Well, don't do that kind of mixing then. When you send coins from one place to another, you combine and spend them in such a way as the total amounts do not tally. That's not that hard to do, and if a lot of people do it even with unique looking amounts, they still get lost in all of that giant dataset called the blockchain.

It's actually easy to mix a small amount of coins on your own if you have patience. Just use any of those shared wallets and/or exchanges.

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September 18, 2013, 03:27:39 PM
 #71

How to launder

Part 1: Sell for cash on localbitcoins
Part 2: Buy with cash on localbitcoins

(not from the same guy obviously)

Smiley

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September 18, 2013, 03:31:39 PM
 #72

How to launder

Part 1: Sell for cash on localbitcoins
Part 2: Buy with cash on localbitcoins

There's a chance that your buyer knows about the address. Of course it will be too late to abort the transaction but he could point to your username in localbitcoins as an owner of the stolen funds. So:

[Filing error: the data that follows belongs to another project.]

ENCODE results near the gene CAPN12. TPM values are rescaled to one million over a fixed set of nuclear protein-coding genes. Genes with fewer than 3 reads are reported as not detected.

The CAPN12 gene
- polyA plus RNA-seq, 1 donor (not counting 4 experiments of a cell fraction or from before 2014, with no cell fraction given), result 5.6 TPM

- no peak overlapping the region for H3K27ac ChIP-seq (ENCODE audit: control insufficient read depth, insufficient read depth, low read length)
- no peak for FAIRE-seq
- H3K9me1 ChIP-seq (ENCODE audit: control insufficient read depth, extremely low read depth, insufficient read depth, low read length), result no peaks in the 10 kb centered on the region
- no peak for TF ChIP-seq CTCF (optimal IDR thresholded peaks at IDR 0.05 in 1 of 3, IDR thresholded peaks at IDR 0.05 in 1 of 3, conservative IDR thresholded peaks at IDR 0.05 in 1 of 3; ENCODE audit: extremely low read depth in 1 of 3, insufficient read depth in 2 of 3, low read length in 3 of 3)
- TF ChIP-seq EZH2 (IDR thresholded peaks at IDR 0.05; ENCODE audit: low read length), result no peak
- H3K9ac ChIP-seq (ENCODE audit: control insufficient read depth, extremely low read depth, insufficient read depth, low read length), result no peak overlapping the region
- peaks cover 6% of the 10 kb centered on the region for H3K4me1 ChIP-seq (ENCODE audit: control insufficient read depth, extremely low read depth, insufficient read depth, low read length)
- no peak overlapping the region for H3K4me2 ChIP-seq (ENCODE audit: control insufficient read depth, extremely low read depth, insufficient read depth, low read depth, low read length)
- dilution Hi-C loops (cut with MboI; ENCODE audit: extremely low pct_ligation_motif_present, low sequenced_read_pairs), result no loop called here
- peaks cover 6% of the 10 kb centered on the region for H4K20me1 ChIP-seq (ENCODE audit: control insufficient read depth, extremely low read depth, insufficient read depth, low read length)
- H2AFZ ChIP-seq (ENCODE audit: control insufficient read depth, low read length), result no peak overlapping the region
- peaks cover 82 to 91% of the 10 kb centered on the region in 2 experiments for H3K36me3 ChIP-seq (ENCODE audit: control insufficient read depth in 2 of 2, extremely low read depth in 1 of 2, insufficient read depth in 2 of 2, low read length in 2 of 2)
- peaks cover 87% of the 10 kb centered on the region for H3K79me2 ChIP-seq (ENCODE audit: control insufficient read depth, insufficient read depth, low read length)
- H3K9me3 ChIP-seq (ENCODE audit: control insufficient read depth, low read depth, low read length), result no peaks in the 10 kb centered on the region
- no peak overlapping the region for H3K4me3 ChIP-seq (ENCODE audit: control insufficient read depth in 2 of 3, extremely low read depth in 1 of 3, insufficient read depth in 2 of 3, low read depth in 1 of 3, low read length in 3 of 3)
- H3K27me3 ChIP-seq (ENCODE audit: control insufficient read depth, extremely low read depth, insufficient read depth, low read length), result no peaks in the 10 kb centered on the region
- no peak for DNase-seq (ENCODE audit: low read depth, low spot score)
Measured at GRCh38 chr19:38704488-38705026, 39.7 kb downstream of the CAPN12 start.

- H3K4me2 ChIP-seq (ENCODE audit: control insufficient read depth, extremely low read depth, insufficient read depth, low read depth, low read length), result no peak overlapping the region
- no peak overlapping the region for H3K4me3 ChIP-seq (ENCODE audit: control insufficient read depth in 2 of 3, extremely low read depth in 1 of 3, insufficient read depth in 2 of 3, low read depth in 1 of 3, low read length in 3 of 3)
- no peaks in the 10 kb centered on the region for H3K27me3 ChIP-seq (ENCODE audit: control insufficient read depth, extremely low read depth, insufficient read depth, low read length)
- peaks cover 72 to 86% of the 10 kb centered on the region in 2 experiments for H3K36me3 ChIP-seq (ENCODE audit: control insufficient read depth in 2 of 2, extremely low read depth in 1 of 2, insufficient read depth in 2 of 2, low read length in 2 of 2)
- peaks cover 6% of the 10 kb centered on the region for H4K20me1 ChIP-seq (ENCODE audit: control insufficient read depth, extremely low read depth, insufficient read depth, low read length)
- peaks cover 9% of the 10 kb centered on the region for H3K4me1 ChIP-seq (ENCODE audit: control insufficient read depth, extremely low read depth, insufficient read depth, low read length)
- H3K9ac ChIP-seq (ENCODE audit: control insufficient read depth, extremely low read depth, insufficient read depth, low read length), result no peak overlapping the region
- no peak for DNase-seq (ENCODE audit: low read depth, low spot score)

Step 0: Create account on localbitcoins using tor. Perform a couple of dummy transactions to earn a minimal rep.

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September 18, 2013, 04:12:08 PM
 #73

Couldn't you still analyze the transactions and track down individual Bitcoin users that need questioning?

Yes, there are two stages of laundering coins.
First stage, which is obvious and talked about everywhere, is how to transform dirty coins to fresh coins. There are several technical possibilities, which all break down to get the bitcoins from one, dirty adress to a clean one. The problem is that it's easy to follow when you have 527.3381 coins going in, and 527.3381 coins shpwing up half an hour later at a totally unrelated adress.